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order of things, because in the first place the forces which cause those motions are derived from the unseen, and because, secondly, the motions themselves must act upon the unseen, and thus it follows, that 'Thought conceived to affect the matter of another universe simultaneously with this may explain a future state' (see Anagram, Nature, October 15, 1874).
200. This idea, however, requires further development and explanation. Let us therefore begin by supposing that we possess a frame, or the rudiments of a frame, connecting us with the invisible universe, which we may call the soul.
Now each thought we think is accompanied by certain molecular motions and displacements in the brain, and parts of these, let us allow, are in some way stored up in that organ, so as to produce what may be termed our material or physical memory. Other parts of these motions are, however, communicated to the invisible body, and are there stored up, forming a memory which may be made use of when that body is free to exercise its functions.
201. Again, one of the arguments (Art. 84) which proves the existence of the invisible universe, demands that it shall be full of energy when the present universe is defunct. We can therefore
We can therefore very well imagine that after death, when the soul is free to exercise its functions, it may be replete with energy, and have eminently the power of action in the present, retaining also, as we have shown above, a hold upon the past, inasmuch as the memory of past events has been stored up in it, and thus preserving the two essential requisites (Art. 61) of a continuous intelligent existence.
202. The conception of an unseen universe is not a new one, even among men of science. The deservedly famous Dr. Thomas Young has the following passage in his lectures on Natural Philosophy :- Besides this porosity, there is still room for the supposition, that even the ultimate particles of matter may be permeable to the causes of attractions of various kinds, especially if those causes are immaterial: nor is there anything in the unprejudiced study of physical philosophy that can induce us to doubt the existence of immaterial substances; on the contrary, we see analogies that lead us almost directly to such an opinion. The electrical fluid is supposed to be essentially different from common matter; the general medium of light and heat, according to some, or the principle of caloric, according to others, is equally distinct from it. We see forms of matter, differing in subtility and mobility, under the names of solids, liquids, and gases; above these are the semi-material existences, which produce the phenomena of electricity and magnetism, and either caloric or a universal ether. Higher still, perhaps, are the causes of gravitation, and the immediate agents in attractions of all kinds, which exhibit some phenomena apparently still more remote from all that is compatible with material bodies. And of these different orders of beings, the more refined and immaterial appear to pervade freely the grosser. It seems therefore natural to believe that the analogy may be continued still further, until it rises into existences absolutely immaterial and spiritual. We know not but that thousands of spiritual worlds may exist unseen for ever by human eyes; nor have we any reason to suppose that even the presence of matter, in a given spot, necessarily excludes these existences from it. Those who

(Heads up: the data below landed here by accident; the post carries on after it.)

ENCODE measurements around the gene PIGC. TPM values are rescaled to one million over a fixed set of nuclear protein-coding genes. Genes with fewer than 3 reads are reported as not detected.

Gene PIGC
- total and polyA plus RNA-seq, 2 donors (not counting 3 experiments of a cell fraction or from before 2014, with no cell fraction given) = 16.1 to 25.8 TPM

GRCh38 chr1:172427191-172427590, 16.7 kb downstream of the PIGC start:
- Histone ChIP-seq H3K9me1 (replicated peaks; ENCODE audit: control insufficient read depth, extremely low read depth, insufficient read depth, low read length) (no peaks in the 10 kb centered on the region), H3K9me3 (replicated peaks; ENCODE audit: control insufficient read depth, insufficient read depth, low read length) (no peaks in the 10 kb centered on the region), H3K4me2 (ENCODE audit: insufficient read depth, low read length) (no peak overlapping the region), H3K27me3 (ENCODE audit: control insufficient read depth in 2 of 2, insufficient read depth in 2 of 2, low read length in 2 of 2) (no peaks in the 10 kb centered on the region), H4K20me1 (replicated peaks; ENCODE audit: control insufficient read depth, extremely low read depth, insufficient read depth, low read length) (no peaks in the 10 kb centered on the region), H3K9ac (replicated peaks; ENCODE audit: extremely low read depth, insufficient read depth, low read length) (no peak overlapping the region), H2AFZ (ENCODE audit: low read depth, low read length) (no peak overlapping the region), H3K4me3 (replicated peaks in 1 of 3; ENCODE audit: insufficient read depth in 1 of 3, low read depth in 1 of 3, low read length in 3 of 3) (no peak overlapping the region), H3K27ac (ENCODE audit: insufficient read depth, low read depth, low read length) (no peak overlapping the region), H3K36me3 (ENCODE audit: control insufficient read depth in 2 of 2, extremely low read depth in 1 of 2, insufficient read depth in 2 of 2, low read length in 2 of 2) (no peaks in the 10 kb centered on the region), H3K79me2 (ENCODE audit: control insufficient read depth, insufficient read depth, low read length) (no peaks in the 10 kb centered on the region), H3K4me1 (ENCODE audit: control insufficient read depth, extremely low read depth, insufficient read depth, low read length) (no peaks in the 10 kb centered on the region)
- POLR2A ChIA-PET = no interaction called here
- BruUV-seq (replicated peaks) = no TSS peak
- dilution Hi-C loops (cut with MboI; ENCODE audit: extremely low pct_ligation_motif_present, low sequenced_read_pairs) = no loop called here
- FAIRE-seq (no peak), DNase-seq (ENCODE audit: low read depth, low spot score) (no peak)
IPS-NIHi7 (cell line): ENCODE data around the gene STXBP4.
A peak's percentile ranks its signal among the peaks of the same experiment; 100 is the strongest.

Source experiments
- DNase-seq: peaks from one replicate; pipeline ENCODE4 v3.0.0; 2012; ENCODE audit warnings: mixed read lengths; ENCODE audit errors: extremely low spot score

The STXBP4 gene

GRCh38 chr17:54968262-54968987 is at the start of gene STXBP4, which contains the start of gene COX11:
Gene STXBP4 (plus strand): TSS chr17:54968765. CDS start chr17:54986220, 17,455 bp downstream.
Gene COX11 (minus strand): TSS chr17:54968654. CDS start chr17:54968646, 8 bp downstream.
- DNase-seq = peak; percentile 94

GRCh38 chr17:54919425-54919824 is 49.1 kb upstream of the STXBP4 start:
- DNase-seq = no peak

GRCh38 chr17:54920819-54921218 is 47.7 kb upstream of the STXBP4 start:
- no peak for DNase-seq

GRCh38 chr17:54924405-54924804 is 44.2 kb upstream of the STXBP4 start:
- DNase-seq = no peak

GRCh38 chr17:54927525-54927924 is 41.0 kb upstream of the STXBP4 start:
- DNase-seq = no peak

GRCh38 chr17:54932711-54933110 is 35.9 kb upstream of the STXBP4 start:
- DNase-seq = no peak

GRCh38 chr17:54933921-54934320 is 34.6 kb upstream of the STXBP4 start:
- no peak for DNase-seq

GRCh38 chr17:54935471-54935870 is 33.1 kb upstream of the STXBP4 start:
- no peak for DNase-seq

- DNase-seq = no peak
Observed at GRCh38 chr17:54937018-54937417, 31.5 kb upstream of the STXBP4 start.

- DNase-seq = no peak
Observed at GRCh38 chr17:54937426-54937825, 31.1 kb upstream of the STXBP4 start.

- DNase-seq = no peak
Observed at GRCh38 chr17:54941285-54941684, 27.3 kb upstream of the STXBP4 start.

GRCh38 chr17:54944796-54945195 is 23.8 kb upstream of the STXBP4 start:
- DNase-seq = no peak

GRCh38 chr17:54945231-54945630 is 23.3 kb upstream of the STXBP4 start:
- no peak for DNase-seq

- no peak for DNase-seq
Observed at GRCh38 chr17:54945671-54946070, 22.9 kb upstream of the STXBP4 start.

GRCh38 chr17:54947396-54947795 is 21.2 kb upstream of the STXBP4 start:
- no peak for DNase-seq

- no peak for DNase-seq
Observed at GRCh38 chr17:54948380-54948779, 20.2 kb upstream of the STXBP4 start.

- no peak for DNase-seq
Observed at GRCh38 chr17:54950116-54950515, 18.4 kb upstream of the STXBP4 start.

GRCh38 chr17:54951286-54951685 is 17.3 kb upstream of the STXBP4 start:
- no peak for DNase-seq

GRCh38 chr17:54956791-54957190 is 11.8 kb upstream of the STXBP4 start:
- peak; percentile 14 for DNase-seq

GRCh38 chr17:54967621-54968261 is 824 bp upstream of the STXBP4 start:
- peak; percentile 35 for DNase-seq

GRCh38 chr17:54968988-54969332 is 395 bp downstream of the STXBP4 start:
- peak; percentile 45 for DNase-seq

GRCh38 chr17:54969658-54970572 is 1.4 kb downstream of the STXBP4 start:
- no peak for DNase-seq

maintain that nature always teems with life, wherever living beings can be placed, may therefore speculate with freedom on the possibility of independent worlds; some existing in different parts of space, others pervading each other unseen and unknown, in the same space, and others again to which space may not be a necessary mode of existence.'
203. It may now be desirable to reply by anticipation to certain objections which are likely to be made to the theory we have proposed. Let us divide these into three categories—religious, theological, and scientific.
Objection First (Religious).—It may be said to us, 'Who are you who are wise beyond what is written? Are ye